• Allen, Louis. Burma: the longest War. J.M. Dent and sons. ISBN 0-460-02474-4.
  • Bayly, Christopher; Tim Harper. Forgotten Armies. Penguin. ISBN 0-14-029331-0.
  • Chapman, Freddie Spencer. The Jungle is neutral. Lyon Press. ISBN 1-59228-107-9.
  • Christie, Arthur. Mission Scapula: Special Operations Executive in the far east. ISBN 0-9547010-0-3.
  • Cruickshank, Charles (1983). SOE in the Far East. Oxford University Press. ISBN 0-19-215873-2.
  • Dear, Ian. Sabotage and Subversion: SOE and OSS at War. Cassell. ISBN 0-304-35202-0.
  • Foot, M. R. D. (1984). SOE. BBC Publications. ISBN 0-563-20193-2.
  • Hedley, John. Jungle Fighter. Tom Donovan Publishing Ltd. ISBN 1-871085-34-9.
  • Latimer, Jon (2004). Burma: The Forgotten War. John Murray. ISBN 978-0-7195-6576-2.
  • Ogden, Alan (2013). Tigers Burning Bright: SOE Heroes in the Far East. Bene Factum Publishing. ISBN 978-1-903071-55-7.
  • Rayment, Sean (2013). Tales from the Special Forces Club. Harper Collins. ISBN 978-0-00-745253-8.
  • Smiley, David (1994). Irregular Regular. Norwich: Michael Russell. ISBN 0-85955-202-0.
  • Tan Chong Tee, Force 136, Story of a WWII resistance fighter, Asiapac Publications, Singapore, 1995, ISBN 981-3029-90-0

External links

Abdul Razak Hussein

Tun Haji Abdul Razak bin Dato' Hussein SMN KStJ (11 March 1922 - 14 January 1976) was the second Prime Minister of Malaysia, serving from 1970 to 1976.

Tun Razak was the Prime Minister responsible in setting up Barisan Nasional, which is the ruling coalition of political parties that held power in Malaysia till 10 May 2018, with Barisan Nasional losing the 14th Malaysia General Election under his son Najib Razak, taking over from its predecessor, the Alliance. He is also renowned for launching the Malaysian New Economic Policy (MNEP).

Chindits

The Chindits, known officially as the Long Range Penetration Groups, were special operations units of the British and Indian armies, which saw action in 1943–1944, during the Burma Campaign of World War II. The creation of British Army Brigadier Orde Charles Wingate, the Chindits were formed for raiding operations against the Imperial Japanese Army, especially long-range penetration: attacking Japanese troops, facilities and lines of communication, deep behind Japanese lines.

Their operations were marked by prolonged marches through extremely difficult terrain, by underfed troops often weakened by diseases such as malaria and dysentery. There is controversy over the extremely high casualty rate and the debatable military value of the achievements of the Chindits.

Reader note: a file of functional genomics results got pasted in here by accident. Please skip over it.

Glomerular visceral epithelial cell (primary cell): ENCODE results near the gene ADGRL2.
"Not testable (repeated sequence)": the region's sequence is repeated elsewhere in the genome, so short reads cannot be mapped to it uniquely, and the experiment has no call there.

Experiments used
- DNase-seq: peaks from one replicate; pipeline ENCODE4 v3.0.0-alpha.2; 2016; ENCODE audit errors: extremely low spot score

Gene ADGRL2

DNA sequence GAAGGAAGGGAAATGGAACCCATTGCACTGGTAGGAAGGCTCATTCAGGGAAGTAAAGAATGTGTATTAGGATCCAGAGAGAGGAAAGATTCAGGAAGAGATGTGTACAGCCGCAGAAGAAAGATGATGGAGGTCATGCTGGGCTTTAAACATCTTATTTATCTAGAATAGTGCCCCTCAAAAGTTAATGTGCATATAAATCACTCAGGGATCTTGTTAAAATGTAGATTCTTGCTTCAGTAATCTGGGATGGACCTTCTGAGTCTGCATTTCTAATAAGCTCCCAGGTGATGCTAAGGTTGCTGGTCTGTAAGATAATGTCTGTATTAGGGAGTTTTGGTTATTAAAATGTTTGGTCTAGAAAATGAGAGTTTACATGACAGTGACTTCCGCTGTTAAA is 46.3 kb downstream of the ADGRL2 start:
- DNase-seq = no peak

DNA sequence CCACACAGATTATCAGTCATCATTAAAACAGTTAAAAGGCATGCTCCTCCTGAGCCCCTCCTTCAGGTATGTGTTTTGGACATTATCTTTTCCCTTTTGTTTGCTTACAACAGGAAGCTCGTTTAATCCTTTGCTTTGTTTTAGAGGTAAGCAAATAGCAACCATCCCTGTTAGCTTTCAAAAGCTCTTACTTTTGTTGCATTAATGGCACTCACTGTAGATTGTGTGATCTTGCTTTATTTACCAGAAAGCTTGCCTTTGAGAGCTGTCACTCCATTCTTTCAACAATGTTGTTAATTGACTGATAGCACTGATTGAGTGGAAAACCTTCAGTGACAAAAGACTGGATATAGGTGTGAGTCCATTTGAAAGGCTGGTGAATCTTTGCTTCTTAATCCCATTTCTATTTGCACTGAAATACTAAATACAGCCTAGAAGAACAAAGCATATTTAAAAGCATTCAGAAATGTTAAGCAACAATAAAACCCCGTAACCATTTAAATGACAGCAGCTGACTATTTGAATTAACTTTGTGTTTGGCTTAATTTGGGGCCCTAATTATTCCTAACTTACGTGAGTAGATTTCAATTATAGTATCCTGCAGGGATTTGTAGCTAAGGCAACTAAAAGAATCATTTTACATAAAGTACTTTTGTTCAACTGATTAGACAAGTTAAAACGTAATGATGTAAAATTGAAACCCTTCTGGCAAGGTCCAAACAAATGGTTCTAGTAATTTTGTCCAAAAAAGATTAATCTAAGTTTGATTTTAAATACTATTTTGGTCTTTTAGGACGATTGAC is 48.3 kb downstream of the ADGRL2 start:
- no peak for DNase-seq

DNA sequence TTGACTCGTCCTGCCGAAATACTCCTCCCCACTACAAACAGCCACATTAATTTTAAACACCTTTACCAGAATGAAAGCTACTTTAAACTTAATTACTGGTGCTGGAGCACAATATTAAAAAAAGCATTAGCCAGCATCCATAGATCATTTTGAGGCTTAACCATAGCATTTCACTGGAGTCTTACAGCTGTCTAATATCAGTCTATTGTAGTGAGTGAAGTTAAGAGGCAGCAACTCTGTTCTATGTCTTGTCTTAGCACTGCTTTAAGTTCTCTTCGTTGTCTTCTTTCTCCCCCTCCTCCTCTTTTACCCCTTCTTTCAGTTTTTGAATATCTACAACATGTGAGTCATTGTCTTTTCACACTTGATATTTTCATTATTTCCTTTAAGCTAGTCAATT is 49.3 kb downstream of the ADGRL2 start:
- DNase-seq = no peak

Colin Hercules Mackenzie

Colin Hercules Mackenzie, CMG (1898–1986), a soldier, industrialist, and aesthete, was a Special Operations Executive spymaster who led Force 136 throughout the period of its existence during the Second World War.

Colin Mackenzie (disambiguation)

Colin Mackenzie (1754–1821) was Surveyor General of India, art collector and orientalist.

Colin Mackenzie may also refer to:

Colin Mackenzie (Scottish writer) (1796–1854), writer, editor, translator and compiler

Colin Mackenzie (Indian Army officer) (1806–1881), British political officer in Afghanistan

William Colin Mackenzie (1877–1938), Australian fauna park founder

Colin Hercules Mackenzie (1898–1986), head of Force 136

Colin John Mackenzie (1861–1956), British soldier

Colin Mackenzie, 1st Earl of Seaforth (c. 1590–1633), Highland clan chief and Scottish nobleman

Colin Cam Mackenzie, 11th of Kintail (died 1594), Highland chief

Colin MacKenzie (writer), Australian poet and song writer

Colin Mackenzie of Portmore (1770–1830), Scottish lawyer and companion of Sir Walter Scott

Corps Léger d'Intervention

The Corps Léger d'Intervention (CLI) (French for "light intervention corps") was a Pacific War interarm corps of the Far East French Expeditionary Forces commanded by Général de corps d'armée Roger Blaizot and using guerrilla warfare against the Imperial Japanese Army who occupied French Indochina since 1941. It was created by General Charles de Gaulle in 1943 and modeled after the British Chindits Special Forces who fought in the Burma Campaign.